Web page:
Washington, D.C. — Today, the Center for American Progress released a new report outlining how policymakers could craft a carbon tax that decarbonizes the economy, protects low- and middle-income energy consumers, and ensures continued economic growth. The plan would start with a tax of $30 per ton of carbon dioxide equivalent in 2020, increasing each year by 5.2 percent until it meets the social cost of carbon in 2030, which is currently set at $50. It would track the social cost of carbon from then on.
“It’s rare to find consensus these days, but economists on the left, right, and everywhere in between agree: Carbon pricing is the most efficient way to cut carbon pollution across the economy,” said Greg Dotson, Vice President for Energy Policy at CAP. “The Center for American Progress has thought through how to establish a price on carbon that achieves significant pollution reductions while protecting low- and middle-income households from any potential energy price increases. When Congress is ready to act on a comprehensive energy and climate policy, this progressive carbon tax proposal illustrates that policies are available to drive the nation’s economy forward in a sustainable manner.”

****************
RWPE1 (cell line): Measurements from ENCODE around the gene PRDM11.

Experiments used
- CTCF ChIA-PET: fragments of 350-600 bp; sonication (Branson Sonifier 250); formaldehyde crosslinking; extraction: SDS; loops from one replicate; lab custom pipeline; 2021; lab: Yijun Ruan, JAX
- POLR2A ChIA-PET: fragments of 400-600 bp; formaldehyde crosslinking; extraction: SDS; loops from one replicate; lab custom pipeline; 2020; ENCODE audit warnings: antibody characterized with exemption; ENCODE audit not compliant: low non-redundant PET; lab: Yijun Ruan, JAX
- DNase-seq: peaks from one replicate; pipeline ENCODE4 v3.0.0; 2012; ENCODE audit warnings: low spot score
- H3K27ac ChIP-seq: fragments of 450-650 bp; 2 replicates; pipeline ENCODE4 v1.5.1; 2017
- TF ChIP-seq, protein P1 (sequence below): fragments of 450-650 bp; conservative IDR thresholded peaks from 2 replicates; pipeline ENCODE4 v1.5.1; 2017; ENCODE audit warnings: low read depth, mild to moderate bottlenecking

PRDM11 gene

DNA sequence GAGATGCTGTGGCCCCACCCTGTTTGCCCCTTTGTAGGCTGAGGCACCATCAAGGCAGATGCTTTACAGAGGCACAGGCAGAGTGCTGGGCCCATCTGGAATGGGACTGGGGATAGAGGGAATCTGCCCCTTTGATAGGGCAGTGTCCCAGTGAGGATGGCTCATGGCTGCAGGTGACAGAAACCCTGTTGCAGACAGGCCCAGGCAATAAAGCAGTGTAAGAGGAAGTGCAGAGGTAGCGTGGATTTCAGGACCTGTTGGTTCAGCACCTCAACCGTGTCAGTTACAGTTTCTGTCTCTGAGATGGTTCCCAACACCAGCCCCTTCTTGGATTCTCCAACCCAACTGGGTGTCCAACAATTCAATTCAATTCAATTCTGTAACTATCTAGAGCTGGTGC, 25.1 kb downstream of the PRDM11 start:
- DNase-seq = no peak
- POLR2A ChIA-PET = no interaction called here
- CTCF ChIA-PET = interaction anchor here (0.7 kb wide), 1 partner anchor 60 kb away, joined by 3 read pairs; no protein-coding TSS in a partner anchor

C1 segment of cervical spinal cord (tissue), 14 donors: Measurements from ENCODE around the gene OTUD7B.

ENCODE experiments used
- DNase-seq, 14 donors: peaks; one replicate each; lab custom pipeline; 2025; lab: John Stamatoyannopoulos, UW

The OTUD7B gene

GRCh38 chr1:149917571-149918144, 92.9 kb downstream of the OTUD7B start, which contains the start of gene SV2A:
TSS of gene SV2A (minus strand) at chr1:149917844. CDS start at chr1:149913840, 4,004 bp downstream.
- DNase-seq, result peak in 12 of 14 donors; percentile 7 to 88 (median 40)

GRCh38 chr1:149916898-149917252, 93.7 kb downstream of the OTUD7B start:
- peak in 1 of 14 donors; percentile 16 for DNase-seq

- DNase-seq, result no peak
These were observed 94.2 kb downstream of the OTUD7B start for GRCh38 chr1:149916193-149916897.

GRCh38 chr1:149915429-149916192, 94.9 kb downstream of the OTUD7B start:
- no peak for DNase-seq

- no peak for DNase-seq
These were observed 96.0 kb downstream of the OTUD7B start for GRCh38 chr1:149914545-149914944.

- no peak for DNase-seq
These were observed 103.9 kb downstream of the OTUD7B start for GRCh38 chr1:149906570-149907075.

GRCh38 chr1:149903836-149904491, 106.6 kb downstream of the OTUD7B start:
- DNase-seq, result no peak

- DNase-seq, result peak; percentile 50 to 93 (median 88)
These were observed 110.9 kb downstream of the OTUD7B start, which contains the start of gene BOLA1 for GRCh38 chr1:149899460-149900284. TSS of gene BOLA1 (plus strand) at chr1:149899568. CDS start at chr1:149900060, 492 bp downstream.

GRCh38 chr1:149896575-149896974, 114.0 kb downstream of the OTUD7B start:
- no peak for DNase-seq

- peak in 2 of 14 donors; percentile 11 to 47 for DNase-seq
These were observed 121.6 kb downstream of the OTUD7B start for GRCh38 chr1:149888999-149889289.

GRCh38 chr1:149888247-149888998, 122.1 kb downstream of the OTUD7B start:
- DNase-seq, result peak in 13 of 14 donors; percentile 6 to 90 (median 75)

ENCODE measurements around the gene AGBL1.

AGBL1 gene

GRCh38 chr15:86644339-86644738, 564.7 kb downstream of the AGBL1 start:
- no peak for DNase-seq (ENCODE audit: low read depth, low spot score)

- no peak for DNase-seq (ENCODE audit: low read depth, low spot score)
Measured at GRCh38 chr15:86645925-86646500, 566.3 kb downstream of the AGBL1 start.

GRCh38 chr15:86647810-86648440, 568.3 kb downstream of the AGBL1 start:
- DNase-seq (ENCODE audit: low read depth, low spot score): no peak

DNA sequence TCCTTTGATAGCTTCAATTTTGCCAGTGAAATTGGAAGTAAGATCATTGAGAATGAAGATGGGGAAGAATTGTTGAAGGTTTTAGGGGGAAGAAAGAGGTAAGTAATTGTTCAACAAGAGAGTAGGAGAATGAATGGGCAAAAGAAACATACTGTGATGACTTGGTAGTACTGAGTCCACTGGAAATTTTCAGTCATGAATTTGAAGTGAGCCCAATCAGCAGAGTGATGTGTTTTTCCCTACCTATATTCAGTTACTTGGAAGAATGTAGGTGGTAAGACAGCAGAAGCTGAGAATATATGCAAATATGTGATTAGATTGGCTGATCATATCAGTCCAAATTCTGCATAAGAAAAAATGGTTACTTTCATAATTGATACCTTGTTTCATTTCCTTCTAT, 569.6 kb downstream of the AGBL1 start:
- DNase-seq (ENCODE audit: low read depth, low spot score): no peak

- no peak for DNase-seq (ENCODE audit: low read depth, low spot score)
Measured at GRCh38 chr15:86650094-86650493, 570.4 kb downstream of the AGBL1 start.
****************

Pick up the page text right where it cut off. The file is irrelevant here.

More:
CAP proposes to return the revenue generated by a carbon tax in two ways: a lump sum return to Americans and a labor tax cut that recognizes the economic value of work. This approach has four distinct advantages:
- All households making less than $150,000 per year are protected from increases in direct energy and consumer costs. The lump sum rebate and labor tax cut are progressive and counteract the regressive nature of consumer price increases.
- It protects the poorest households from the impacts of other indirect costs and mitigates the impact for other households.
- The refundable labor tax cut lowers the overall effective tax rate on wages.
- The impact on national gross domestic product is minimal overall and is negligible when compared with the potential economic impact of unmitigated climate change.
The full report is available here.
For more information on this topic or to speak with an expert, contact Tom Caiazza at firstname.lastname@example.org or 202.481.7141.